We had in the boat two men who told us that they and another had recently arrived in Captain Blenkinsop's fishery by walking along the coast from a fishery at Port Farey having carried their only provision, which was flour on a horse, and that their journey occupied about six weeks. They met very few natives and did not fill in with any stream running into the sea which was deeper than their knees until they arrived at the passage by which the boat entered. Not being able to cross it, from its width, depth, and the strength of the current they turned up to trace its banks until they should find a more reliable place to pass it. They endeavoured to cross the channel which was seen to the eastward on entering from the sea, but found it also too deep and too wide; not knowing at the time that on reaching to the other side they would have been on an island. They then continued to trace the shores of the lake for two days and a half, when they crossed a narrow part of it on a raft made of pine tress tied together with the tether rope of the horse which they were obliged to abandon. They pushed the raft across with a pole about fifteen feet long and, the raft being entirely submerged with their weight, they were the whole day in gaining the opposite shore. For at least a mile on each side of the lake the water was not six feet deep, but in the middle they could not reach the bottom.
On entering the channel from the creek, the mouth of which is about ten miles from the bar, we continued to row for about three hours, our course being E.N.E., E, and E. S. E., and the water from two to three miles wide. On arriving abreast of a beautiful little bay on the northern shore the channel was suddenly reduced in width to about 400 yands, and we became sensible of a strong current setting against us. Our course now lay to the S.E., and having rowed about four miles, we landed on a small, low, stony island, when we found we had entered the lake, which seemed to be about twenty miles across in every direction and of a very irregular figure. The northern shore was extremely picturesque, its appearance presenting a succession of bays and rocky precipitous points about thirty or forty feet high ; but the southern shore appeared low and covered with reeds, and the sandhills which intervene between the lake and the sea were visible over it.
The men having rowed about seven hours, we halted an hour and dined here. We were now assured by the two men, of whom mention has been made, that the land to the westward was an island; and we were confirmed in that opinion by observing between it and the sandhills an opening, which we conceived led to the eastern channel on entering from the sea, and by which we supposed that Captain Sturt passed, as it was the nearest direction towards the sea, and all view of the channel by which we entered the lake was shut out by the island on which we dined.
We there-fore beg your Excellency's permission to name the island, which appeared to be about fifteen miles long and six wide, " Hindmarsh Island."
At half past three p.m. we again embarked and rowed for some time along the north shore to the eastward, when the wind becoming fair we made sail and proceeded rapidly. About five we opened a strait about six miles wide formed by two points which project suddenly into the middle of the lake from its opposite shores. Having arrived a little before sunset abreast of the one on the northern shore, we hauled in under the lee of it to pass the night. On ascending the point, which was about forty feet high, we discovered in the upper part of the lake a wide bay running back very far to the N.W. Land was visible to the N.N.E., but from that to E. N.E. the lake was our horizon. The opposite point of the strait bore E. & S., and we named it " Point McLeay"; the point on which we stood " Point Sturt "; and the peninsula of which it formed a part " Sturt's Peninsula."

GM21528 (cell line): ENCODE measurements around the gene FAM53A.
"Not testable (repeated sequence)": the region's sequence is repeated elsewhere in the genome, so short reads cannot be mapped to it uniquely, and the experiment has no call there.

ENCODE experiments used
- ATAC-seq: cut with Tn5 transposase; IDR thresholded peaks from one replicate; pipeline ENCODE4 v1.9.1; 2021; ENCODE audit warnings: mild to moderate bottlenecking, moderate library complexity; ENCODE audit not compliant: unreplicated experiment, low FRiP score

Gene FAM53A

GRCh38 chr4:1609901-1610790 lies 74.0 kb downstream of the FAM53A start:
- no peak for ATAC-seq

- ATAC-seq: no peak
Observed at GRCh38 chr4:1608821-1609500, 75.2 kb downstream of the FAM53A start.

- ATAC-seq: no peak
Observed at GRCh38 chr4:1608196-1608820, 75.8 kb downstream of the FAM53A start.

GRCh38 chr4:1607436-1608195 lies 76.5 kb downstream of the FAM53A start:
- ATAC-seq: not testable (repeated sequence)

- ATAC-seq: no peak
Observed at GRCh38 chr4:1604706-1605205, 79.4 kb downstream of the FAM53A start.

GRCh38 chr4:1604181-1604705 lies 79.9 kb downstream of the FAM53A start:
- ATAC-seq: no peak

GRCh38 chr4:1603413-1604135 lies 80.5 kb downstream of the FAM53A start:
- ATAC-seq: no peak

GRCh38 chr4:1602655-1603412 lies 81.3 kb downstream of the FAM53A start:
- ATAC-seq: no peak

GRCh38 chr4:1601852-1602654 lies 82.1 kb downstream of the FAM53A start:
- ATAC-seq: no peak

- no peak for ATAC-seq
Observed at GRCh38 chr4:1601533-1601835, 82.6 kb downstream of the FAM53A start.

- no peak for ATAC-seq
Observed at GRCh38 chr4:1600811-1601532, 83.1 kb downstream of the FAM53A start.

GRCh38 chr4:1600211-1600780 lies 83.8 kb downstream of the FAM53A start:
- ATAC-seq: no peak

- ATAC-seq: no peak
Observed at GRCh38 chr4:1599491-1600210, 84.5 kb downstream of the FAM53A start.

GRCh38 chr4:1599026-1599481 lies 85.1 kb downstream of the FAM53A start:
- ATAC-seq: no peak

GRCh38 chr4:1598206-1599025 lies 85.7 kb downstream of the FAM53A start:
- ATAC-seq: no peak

About half a mile from this spot and about a quarter of a mile from the water side we discovered a salt pan about four acres in extent, the figure of which was so regular an oval, and its floor so level and smooth, as to appear the work of art. As we had had a good deal of rain lately, the salt had probably become incorporated with the clay as we found but little of it. It came on to rain during the night and continued so in the morning which induced us to wait a little in hopes of fine weather.
About a quarter of a mile from the point we found the raft used by the men some weeks before to cross the lake, exactly as they described it: it was just of sufficient buoyancy to support three of us, and the pole which they used to push it across about fifteen feet long we erected on Point Sturt, having carved on it " December 6, 1837."
In the afternoon it blew hard from the S.W. accompanied by heavy rain which rendered it impossible to go on the lake. The gale continued all night and all next day, the wind in the after-noon drawing round to the S.E. and the rain easing. It rained again throughout the night.
The wind had moderated but it was still showery. On examining our provisions we found we had only sufficient left for the day, and we were at least thirty miles from our depot and the wind against us. The boat had been so crowded with people that little room remained for provisions, and these were soon exhausted; we therefore were obliged to return without proceeding any further up. We started at six and rowed towards Point MacLeay: for the first mile we had less than six feet of water; it then gradually deepened to fifteen feet in the middle when it as gradually shoaled again: the water was here so pure that we filled our kegs.